To want to get married?

(57 Posts)
QueenofallIsee Wed 22-Jan-14 15:48:24

My DP and I have been together for just over 10yrs, he treats my DD as his own and we have 3 sons together. We have our ups and downs but as yet, no sign of us calling it a day and we are in the main happy together I think. In the early stages of our relationship, we talked about marriage, seemed a given that we would do it..along came the kids and it has been put on the back burner.

I am 35 this year and, half jokingly suggested we set a date..be married before I am 40. I am now half crying at the response..which was basically a massive fob off along the lines of 'well, something to think about, lots of money etc etc'. I responded with 'all I am saying is that we either want to get married or we don't, so if its the former then we can at least look at the feasibility of it'. I was not expecting the silence and cut off of conversation that followed.

My DP is a straightforward man, if he wanted to marry me then he would have said so. AIBU to be quietly devastated? Where does it leave me when my partner of a decade doesn't want to commit to being with me forever. I am so so sad.

conclusionjumper Fri 24-Jan-14 16:47:58

I think it's pretty easy to imagine that if you were having twins you might think that marriage was something you could put off till later thoughhmm

There was a very good programme about the importance of marriage for women on the R4 but there should be more about it. So many people still think they have rights as a common law wife when no such figure exists in law.

OP I hope your DP is just one of those put off by the fuss of the wedding and when you've hammered home the importance he'll be willing to agree to it. And have the wedding you want too - my DH wanted to go abroad to get it done but I couldn't imagine doing it without my friends and family.

2rebecca Fri 24-Jan-14 16:38:57

If I had accidentally found myself pregnant with a man who was excited to plan a future with me I would have made it clear that getting married before the babies was born for the legal protection of marriage was important to me. I find it odd that you didn't have that discussion or had it and decided not to bother.
I wouldn't marry someone just because I got pregnant but if we intended to stay together I see no reason not to get married when pregnant. Money would be tight often if unexpectedly pregnant but a basic wedding either church or registry office isn't expensive.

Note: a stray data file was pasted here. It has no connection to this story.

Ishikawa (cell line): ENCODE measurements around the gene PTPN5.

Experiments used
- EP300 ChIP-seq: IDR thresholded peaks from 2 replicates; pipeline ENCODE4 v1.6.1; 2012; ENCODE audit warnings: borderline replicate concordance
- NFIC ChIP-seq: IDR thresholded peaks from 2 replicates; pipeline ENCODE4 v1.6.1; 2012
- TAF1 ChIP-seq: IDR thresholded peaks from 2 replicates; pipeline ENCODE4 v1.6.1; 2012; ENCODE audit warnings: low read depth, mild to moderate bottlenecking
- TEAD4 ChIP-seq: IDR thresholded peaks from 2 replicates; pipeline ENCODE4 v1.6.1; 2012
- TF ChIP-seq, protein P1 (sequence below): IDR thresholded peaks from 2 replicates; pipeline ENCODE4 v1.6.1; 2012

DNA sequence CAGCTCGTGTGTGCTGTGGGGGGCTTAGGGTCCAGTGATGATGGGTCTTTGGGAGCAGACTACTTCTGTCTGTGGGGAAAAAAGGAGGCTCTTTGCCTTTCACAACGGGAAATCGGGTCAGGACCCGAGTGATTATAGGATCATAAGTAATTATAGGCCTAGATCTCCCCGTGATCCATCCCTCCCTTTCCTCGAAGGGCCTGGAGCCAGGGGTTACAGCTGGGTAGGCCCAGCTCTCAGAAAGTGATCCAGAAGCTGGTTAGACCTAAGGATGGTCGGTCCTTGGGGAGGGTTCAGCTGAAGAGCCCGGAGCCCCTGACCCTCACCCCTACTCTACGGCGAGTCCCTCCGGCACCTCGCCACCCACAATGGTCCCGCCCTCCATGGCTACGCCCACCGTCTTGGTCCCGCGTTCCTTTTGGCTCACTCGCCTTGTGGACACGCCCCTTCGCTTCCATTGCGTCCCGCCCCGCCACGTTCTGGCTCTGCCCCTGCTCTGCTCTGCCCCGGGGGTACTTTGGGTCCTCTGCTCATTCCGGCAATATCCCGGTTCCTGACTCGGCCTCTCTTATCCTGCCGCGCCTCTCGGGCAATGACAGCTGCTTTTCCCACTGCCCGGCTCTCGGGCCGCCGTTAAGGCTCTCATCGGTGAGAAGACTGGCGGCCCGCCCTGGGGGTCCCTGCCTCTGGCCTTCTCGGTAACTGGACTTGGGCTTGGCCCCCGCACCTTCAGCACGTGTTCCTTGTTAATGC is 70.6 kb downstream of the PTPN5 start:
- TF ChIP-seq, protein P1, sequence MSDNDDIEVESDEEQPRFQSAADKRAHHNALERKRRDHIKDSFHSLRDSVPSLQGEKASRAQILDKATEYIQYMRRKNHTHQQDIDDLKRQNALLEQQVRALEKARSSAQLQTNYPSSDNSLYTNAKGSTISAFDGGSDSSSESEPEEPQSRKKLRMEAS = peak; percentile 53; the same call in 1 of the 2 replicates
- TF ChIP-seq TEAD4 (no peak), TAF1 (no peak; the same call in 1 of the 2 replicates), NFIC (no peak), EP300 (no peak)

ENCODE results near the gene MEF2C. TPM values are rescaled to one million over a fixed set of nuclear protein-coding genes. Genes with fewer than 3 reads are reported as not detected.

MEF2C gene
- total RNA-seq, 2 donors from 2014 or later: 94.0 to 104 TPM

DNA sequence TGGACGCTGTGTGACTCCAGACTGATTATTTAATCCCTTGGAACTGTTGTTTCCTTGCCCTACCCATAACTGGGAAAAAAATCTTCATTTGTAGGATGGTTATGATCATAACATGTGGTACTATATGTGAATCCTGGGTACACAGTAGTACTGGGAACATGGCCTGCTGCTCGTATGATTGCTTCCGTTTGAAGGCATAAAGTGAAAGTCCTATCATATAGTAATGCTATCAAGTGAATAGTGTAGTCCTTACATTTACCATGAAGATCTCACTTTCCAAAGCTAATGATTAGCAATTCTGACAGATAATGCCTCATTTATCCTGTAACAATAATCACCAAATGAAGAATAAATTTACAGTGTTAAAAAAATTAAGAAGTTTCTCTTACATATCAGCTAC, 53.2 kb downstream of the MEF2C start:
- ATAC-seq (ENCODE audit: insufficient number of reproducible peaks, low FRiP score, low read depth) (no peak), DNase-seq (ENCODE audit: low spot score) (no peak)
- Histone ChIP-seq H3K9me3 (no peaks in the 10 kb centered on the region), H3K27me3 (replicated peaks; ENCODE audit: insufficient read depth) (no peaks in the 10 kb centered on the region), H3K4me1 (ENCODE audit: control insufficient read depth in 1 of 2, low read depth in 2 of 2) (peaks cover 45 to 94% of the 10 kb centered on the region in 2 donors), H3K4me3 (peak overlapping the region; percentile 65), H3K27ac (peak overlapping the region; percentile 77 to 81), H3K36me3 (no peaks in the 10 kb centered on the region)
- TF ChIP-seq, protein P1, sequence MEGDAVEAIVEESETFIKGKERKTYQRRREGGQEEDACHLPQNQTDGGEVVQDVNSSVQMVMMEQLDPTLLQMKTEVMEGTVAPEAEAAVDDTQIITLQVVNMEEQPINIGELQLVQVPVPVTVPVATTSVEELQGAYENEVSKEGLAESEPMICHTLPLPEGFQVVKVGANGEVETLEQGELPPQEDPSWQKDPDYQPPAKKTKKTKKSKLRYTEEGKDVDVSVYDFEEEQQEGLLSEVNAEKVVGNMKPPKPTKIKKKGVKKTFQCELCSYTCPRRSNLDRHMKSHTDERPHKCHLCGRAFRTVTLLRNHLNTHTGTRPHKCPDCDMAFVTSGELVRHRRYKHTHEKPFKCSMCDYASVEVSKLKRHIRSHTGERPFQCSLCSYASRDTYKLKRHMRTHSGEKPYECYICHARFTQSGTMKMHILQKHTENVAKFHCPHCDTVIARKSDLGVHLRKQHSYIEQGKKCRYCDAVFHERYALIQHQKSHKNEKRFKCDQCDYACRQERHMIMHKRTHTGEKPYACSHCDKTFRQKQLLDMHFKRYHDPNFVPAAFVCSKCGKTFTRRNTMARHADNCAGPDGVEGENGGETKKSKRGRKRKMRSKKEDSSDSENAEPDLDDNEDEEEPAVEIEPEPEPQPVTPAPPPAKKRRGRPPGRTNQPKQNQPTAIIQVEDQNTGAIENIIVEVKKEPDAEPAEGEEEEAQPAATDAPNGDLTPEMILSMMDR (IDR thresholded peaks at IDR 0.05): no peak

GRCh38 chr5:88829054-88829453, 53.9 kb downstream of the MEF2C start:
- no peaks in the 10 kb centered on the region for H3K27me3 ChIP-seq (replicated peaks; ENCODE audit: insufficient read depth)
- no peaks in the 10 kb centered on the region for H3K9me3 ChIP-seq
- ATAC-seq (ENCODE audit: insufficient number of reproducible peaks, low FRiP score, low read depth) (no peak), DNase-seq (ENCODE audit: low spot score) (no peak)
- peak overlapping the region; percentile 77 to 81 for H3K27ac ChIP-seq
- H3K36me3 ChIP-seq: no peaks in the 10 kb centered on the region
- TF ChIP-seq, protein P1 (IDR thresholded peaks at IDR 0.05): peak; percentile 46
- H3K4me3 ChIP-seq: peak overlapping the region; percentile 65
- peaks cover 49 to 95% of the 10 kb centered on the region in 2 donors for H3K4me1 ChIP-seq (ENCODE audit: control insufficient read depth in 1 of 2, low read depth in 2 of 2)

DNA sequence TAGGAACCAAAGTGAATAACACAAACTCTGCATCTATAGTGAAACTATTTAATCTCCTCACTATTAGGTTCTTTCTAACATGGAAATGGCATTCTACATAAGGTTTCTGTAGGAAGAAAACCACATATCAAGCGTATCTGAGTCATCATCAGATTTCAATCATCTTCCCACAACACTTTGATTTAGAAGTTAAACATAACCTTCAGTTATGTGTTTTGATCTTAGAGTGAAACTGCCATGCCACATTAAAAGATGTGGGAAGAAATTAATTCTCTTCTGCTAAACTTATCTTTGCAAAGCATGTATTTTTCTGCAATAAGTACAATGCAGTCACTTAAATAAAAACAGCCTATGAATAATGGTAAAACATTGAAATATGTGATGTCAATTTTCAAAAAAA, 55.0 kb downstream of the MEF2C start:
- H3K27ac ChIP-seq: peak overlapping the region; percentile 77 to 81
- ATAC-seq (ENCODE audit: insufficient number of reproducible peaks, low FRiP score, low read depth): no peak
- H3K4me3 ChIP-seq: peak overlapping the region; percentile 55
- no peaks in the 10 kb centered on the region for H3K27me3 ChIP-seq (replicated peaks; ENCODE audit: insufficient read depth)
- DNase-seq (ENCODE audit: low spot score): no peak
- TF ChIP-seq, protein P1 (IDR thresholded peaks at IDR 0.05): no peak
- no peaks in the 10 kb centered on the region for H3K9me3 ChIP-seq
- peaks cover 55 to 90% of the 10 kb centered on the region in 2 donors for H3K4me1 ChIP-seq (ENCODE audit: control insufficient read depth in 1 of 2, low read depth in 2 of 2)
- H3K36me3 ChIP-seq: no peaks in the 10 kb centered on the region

QueenofallIsee Fri 24-Jan-14 10:58:07

Thank you all for the constructive comments and help, I appreciate very much the folks that have dredged up articles and information for me to help.

For those that scorn children born to unwed couples as a poor decision on the part of the woman (many folks saying that they don't understand women who do that, as if it is entirely on the female)..I will accept that on the chin when you confirm that you did not have premarital sex either. For my situation, I fell pregnant unexpectedly with twin babies by a wonderful man who was excited to plan a future with me. We took precautions and still conceived. As he and I were in a committed relationship, of course we proceeded with the pregnancy. We focused on parenthood and loved it so much that we had another son quickly. I chose a man who is responsible, financial stable, generous with his time and attention, close to his lovely family who treat me as their own and a good example to our kids. I don't think I made a poor choice then and I don't think so now.

Actually come to think of it, you have reminded me neatly of why we are together. So maybe this weekend chat won't be a big thing after all

2rebecca Thu 23-Jan-14 15:14:22

I'd find out the costs and practicalities of a cheap registry office wedding and going home or to a pub or local restaurant later. I think committed couples don't get married often because big weddings are too much hassle and seem silly when you've been together for years. I wouldn't have children without marriage though and am amazed so many women do.

Chunderella Thu 23-Jan-14 15:06:14

Not half as confused as she is...

Either way, her utter failure to comprehend that correlation is not causation and her feeble attempts to discredit the importance of distinguishing between the two when challenged pervade much of her work. There is a great deal of the former in the article you linked to. It's a poor piece of work, and is not a good way for OP to make her case for marriage.

DontmindifIdo Thu 23-Jan-14 14:59:47